By: James U. Sy Jr.
Conceptual Martial Arts Society (CMAS), Inc., the premier martial arts research and documentation team in Western Visayas, traveled to Pojo, Bugasong, the province of Antique in Panay Island during the Feast of the Sto. Niño last January 18-19, 2008 to get a first have exposure to the indigenous Visayan grappling art of Dumog.
Host for the group was the Barte Family. The CMAS members included Chapter Head Dr. Raymund Antonio A. Maguad and his wife Dra. Saja Marie B. Maguad, Chapter Head Lafayette A. Diamante, and Instructress Lorema “Bing” H. Tacsagon.
The host introduced the group to Antonio Orendain, who grappled during his younger days. Orendain explained the traditional rules of Dumog, as it is played in Antique, one of a few places said to be the birthplace of Dumog. He showed the researchers several Dumog techniques that he learned from his father. He also showed some Eskrima techniques.
The CMAS trip to Antique was planned about a year earlier but had to be postponed because of its members’ professional commitments. Visayan Dumog, along with the Filipino Martial Arts (FMA) of Arnis/Eskrima, had become popular in American soil, however, foreigners still have a distorted view of what these arts really are. What is often called Dumog is actually repackaged Judo/Jujutsu (Japanese or Filipino variety), Silat, Western Wrestling, some other grappling art, or some techniques from other martial arts that are lumped as Dumog.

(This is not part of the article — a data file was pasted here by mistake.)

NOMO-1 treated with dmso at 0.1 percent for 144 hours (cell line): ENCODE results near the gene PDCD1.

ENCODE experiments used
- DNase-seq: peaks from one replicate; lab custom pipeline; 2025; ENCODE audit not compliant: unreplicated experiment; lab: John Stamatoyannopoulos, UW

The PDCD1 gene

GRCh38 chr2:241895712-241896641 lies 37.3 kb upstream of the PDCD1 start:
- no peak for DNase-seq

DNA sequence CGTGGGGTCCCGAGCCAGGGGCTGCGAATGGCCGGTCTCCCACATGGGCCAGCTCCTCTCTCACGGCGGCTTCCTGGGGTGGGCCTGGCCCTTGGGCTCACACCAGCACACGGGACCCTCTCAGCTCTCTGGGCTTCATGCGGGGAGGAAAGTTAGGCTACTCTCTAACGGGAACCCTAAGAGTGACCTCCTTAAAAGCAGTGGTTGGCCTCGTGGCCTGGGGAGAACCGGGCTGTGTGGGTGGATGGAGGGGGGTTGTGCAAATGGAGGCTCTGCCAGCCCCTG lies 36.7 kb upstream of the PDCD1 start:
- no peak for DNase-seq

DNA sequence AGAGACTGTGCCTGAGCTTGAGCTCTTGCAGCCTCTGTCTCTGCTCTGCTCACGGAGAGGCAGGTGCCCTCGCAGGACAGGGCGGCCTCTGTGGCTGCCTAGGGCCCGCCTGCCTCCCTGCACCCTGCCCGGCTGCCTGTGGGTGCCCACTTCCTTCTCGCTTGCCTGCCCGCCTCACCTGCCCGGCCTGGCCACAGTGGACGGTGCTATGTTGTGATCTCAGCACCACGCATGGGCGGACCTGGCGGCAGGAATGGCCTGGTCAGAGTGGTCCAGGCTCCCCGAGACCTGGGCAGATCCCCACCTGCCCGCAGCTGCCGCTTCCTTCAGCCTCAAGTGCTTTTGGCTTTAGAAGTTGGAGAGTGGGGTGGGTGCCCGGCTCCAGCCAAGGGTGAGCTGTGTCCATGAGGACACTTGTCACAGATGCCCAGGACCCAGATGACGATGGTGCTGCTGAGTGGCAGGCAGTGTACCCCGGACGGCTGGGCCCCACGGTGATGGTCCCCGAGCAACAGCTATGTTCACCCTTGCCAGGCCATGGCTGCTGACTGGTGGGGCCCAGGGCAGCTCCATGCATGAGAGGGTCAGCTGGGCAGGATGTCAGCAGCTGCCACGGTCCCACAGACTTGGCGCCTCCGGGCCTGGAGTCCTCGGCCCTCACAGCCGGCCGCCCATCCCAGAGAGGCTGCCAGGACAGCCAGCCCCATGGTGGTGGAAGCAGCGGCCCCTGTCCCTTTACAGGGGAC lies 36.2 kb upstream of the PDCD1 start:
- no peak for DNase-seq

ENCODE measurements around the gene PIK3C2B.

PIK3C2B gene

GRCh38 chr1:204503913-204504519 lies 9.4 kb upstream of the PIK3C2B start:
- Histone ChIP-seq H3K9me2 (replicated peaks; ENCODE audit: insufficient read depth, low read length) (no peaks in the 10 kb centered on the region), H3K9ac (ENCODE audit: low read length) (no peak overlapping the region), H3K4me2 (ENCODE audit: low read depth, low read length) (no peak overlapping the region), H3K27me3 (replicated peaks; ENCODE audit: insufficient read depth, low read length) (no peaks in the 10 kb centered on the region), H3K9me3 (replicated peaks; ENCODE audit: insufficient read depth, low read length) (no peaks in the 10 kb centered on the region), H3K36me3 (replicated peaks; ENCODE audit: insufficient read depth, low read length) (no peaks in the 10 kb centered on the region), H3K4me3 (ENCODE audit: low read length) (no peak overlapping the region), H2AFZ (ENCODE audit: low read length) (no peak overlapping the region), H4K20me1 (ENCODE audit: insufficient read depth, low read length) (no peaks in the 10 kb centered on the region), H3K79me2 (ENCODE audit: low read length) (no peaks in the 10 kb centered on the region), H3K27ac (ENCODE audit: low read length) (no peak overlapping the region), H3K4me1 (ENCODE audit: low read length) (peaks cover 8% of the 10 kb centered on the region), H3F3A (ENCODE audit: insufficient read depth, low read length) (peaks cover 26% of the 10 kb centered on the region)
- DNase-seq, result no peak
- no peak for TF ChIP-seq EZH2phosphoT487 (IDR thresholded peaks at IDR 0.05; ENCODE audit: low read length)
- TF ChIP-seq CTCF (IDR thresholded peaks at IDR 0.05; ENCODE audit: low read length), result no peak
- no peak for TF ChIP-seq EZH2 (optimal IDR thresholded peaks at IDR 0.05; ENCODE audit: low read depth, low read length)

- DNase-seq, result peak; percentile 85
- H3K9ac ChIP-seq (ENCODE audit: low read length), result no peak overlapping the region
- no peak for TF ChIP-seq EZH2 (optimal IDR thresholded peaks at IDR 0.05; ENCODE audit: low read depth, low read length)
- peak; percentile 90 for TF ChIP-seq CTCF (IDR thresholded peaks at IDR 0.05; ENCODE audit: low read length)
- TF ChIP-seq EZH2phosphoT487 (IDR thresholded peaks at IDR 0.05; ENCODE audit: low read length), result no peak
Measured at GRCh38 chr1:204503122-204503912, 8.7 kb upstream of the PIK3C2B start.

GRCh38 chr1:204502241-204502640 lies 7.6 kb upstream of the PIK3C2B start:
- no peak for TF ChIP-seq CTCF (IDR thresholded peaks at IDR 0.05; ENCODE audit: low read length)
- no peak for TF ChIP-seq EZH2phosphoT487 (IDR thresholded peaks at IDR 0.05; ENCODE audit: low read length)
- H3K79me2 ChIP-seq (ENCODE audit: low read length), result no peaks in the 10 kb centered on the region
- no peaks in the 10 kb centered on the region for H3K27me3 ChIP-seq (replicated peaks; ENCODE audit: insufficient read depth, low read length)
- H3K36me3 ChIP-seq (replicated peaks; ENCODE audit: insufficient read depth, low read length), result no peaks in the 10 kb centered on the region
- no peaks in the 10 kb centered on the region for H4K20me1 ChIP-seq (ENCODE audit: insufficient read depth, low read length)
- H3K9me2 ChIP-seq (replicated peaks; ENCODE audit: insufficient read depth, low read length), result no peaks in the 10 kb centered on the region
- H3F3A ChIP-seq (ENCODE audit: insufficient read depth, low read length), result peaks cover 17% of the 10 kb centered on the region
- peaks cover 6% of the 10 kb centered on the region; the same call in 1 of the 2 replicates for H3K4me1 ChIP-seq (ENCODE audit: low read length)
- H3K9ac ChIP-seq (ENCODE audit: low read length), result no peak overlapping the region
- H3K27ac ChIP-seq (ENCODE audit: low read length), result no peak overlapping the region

This confusion is partly due to the word itself. In common usage, the Hiligaynon word Dumog means “To Wrestle/Grapple” and the word can be applied to any form of clinching, holding, and throwing. But now with globalization and the various martial arts from different countries being introduced or reintroduced to the public, there is a need to define and differentiate the Visayan/Filipino Dumog to any form of grappling generically called Dumog. The generic term Dumog “To Wrestle/Grapple” can be applied to Kodokan Judo, Korean Cireum, or Chinese Shuai Chiao when referred to by Visayasn in their own language but do not constitute Vusayan/Antiqueño Dumog. Hence, the term Visayan/Antiqueño Dumog to differentiate a specific form of grappling art.
CMAS members originally picked up the Visayan/Antiqueño form of Dumog from Pastor Romeo N. Gumban, who was undefeated in Dumog competitions when he was still residing in Antique. Pastor Gumban is a member of the Original Filipino Tapado Long Stick Fighting Association (OFTLSFA), Inc. of Grandmaster Benefredo “Bebing” M. Lobrido, Philippine Integrated Martial Arts Academy-Filipino Tang Soo Do Association (PIMAA-FTSDA) of Master Elmer V. Montoyo, and Intercontinental Federation of Filipino Martial Arts Schools (IFFMAS) , organizations to which CMAS also belongs.